The residents of Happyville, a Jewish-immigrant farming community founded near Montmorenci in 1905, were apparently no longer happy by 1907.
The community was in debt; the revenue anticipated from its ginnery and saw mill was just not there; and a spate of bad weather had destroyed their fledgling crops.
By 1908, Happyville had ceased to exist, and, today, many people living in Aiken County have never heard of the community into which dozens of Jews poured their hopes and dreams.
When Marcia Savin visited Aiken in 2003 to investigate her family’s involvement in Happyville, she found very few people who knew of the defunct community.
“Nobody knew about it. It was like Brigadoon or something,” she said.
Though long over by the early 1900s, the Civil War’s lingering effects were still felt in the South. The Reconstruction Era, during which the Southern states tried to rebuild and restructure after the war, had passed. Yet there was still very little in terms of industry in Aiken County, save for William Gregg’s mill in Graniteville, according to Doris Baumgarten.
Baumgarten, an Aiken County Historical Museum docent and Happyville researcher, said land was lying fallow, and the state Department of Agriculture was “desperate” to bring in people to work. So the state legislature created an immigration bureau to attract foreign-born farmers with the goal to “establish a colony of desirable Russians to farm in South Carolina,” wrote Arnold Shankman in “Happyville, the Forgotten Colony.”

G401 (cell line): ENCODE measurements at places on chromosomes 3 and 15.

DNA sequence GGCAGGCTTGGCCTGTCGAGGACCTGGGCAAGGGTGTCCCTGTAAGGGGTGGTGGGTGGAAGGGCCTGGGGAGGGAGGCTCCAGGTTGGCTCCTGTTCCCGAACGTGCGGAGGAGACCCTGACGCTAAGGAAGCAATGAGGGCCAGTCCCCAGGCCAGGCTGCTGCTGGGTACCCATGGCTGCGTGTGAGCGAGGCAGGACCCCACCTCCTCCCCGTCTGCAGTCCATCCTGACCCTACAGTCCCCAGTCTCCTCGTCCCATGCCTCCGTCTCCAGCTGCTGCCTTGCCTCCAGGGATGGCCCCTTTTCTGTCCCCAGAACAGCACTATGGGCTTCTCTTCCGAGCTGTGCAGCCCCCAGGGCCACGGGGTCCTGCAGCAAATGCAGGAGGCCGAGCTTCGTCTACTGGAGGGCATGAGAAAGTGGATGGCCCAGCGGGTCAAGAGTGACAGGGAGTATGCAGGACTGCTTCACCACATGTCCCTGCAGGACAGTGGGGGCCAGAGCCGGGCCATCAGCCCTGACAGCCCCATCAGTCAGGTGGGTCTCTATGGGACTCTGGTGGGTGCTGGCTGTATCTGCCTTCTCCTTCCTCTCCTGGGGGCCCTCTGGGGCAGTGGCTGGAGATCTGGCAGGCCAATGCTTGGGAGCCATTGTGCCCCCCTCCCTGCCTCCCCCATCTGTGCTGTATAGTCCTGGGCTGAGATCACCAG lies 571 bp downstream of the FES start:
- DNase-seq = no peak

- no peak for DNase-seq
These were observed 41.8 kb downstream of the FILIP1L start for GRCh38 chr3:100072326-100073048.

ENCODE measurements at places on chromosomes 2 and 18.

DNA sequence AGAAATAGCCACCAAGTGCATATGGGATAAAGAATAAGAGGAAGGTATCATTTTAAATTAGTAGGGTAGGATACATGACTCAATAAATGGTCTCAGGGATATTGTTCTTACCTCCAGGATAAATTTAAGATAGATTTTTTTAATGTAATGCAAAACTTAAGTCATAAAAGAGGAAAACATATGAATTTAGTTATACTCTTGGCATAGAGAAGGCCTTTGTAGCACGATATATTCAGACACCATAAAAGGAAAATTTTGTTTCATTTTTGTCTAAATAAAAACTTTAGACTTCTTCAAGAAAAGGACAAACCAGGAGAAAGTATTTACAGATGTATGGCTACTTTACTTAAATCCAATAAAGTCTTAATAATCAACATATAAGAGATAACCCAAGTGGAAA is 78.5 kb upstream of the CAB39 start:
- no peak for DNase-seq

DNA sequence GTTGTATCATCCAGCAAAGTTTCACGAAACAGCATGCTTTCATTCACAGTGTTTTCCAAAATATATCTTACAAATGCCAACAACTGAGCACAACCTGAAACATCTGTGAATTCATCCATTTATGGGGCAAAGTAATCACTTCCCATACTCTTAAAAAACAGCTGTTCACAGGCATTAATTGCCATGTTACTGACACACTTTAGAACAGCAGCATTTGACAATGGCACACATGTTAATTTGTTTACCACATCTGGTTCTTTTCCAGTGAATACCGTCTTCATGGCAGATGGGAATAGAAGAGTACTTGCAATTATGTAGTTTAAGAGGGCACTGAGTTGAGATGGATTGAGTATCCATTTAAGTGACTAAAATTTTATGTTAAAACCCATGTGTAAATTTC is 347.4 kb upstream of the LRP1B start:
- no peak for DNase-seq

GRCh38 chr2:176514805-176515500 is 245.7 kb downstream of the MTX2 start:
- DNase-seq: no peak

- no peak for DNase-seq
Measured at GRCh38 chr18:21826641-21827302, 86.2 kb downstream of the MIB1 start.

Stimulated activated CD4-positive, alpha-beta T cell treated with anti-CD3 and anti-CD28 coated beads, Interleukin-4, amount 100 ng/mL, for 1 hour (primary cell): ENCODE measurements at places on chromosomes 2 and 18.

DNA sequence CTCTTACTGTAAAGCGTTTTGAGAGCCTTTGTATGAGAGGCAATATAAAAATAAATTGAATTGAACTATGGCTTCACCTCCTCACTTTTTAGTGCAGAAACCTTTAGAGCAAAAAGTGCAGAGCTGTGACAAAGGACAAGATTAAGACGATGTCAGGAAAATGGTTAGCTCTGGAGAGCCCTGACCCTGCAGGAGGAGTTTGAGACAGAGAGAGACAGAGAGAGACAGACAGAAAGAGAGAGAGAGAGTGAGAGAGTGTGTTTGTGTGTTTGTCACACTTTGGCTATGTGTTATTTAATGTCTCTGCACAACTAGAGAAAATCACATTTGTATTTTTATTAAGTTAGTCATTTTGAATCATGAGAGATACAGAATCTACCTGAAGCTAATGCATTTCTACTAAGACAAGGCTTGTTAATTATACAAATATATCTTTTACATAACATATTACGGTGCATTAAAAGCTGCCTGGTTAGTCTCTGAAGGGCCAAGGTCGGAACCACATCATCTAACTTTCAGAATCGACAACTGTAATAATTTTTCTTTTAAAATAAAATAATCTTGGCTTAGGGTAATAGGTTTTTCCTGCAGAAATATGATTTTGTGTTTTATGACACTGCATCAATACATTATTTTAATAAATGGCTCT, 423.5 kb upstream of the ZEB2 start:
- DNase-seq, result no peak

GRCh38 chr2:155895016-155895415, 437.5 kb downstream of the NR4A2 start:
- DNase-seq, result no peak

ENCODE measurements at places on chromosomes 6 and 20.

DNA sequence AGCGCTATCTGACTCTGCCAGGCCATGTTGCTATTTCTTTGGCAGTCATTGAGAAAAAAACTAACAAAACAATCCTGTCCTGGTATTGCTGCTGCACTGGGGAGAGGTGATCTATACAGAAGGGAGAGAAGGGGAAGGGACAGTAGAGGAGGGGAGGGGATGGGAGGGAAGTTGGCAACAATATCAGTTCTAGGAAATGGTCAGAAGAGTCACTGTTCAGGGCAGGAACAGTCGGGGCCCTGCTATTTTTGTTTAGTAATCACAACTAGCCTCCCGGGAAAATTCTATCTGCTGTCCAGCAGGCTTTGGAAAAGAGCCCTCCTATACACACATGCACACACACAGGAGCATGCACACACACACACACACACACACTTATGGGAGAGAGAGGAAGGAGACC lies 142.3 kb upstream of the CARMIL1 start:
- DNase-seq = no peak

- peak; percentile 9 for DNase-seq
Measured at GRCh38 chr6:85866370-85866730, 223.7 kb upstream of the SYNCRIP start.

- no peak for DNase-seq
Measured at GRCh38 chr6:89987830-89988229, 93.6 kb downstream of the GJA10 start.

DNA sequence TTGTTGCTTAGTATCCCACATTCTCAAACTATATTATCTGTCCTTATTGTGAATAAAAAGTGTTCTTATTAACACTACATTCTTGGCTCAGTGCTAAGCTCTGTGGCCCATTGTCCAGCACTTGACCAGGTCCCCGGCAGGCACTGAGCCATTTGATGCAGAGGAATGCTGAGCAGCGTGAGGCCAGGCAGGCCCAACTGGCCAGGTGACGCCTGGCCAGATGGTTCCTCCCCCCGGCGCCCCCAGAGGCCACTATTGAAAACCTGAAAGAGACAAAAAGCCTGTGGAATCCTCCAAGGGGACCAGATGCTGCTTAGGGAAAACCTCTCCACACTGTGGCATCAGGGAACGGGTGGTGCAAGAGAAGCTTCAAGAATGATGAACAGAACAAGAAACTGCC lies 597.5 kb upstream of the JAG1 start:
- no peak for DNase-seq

“The state of South Carolina printed brochures in many different languages promising a land of milk and honey,” Baumgarten said.
Brochures, translated into Yiddish, reached the Russian Empire where Jews were suffering under tsarist oppression. Anti-Jewish laws prevented them from owning land, and restricted their travel and participation in elections. Their homes were destroyed, their families forced into poverty and quotas placed on their entry into secondary and higher education.
One such brochure, which Baumgarten has a copy of, promoted South Carolina as a state that is “favorable to agriculture and pleasant to reside in,” and it may have seemed like the answer to their prayers. The brochures also promised free education for their children, tools and land and the best markets for a farmer’s products.
“They had this dream of clean air and good food to eat. That’s why they called it Happyville,” Savin said.
Savin currently lives in New York, but her grandparents at one time lived in Happyville.